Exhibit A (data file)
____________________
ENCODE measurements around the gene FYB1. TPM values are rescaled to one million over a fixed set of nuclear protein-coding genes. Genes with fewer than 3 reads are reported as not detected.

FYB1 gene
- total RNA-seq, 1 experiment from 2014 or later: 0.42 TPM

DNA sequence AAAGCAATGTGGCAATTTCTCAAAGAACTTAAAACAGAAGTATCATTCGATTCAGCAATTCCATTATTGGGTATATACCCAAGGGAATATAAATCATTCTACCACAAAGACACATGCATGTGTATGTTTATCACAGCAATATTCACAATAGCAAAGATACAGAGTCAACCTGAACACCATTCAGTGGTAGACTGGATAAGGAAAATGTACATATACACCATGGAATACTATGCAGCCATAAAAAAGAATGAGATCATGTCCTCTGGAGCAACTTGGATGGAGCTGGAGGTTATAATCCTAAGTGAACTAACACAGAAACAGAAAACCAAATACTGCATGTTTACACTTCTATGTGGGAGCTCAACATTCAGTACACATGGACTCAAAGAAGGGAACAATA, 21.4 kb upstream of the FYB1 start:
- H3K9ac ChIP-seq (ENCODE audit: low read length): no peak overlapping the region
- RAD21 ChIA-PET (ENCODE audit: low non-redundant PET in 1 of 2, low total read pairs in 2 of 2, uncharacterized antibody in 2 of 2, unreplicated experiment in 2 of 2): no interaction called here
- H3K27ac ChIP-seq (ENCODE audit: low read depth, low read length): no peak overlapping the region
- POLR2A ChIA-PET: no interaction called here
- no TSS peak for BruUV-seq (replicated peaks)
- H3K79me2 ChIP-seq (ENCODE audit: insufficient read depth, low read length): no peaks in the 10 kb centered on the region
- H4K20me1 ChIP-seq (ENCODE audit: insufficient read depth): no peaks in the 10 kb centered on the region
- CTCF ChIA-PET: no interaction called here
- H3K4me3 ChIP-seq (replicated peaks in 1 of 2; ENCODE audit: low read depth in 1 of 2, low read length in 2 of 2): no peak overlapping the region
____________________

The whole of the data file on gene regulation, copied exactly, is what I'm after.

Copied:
ENCODE measurements around the gene FYB1. TPM values are rescaled to one million over a fixed set of nuclear protein-coding genes. Genes with fewer than 3 reads are reported as not detected.

FYB1 gene
- total RNA-seq, 1 experiment from 2014 or later: 0.42 TPM

DNA sequence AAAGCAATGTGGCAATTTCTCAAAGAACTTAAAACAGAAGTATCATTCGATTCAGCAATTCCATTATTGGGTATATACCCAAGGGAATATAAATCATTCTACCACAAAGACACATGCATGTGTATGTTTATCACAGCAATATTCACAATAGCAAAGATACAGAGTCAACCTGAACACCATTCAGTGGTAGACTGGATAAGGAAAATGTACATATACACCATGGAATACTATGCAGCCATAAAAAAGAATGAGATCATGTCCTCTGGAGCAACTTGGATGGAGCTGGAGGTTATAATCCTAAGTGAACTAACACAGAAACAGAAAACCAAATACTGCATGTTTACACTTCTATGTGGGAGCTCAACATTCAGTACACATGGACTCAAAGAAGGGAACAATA, 21.4 kb upstream of the FYB1 start:
- H3K9ac ChIP-seq (ENCODE audit: low read length): no peak overlapping the region
- RAD21 ChIA-PET (ENCODE audit: low non-redundant PET in 1 of 2, low total read pairs in 2 of 2, uncharacterized antibody in 2 of 2, unreplicated experiment in 2 of 2): no interaction called here
- H3K27ac ChIP-seq (ENCODE audit: low read depth, low read length): no peak overlapping the region
- POLR2A ChIA-PET: no interaction called here
- no TSS peak for BruUV-seq (replicated peaks)
- H3K79me2 ChIP-seq (ENCODE audit: insufficient read depth, low read length): no peaks in the 10 kb centered on the region
- H4K20me1 ChIP-seq (ENCODE audit: insufficient read depth): no peaks in the 10 kb centered on the region
- CTCF ChIA-PET: no interaction called here
- H3K4me3 ChIP-seq (replicated peaks in 1 of 2; ENCODE audit: low read depth in 1 of 2, low read length in 2 of 2): no peak overlapping the region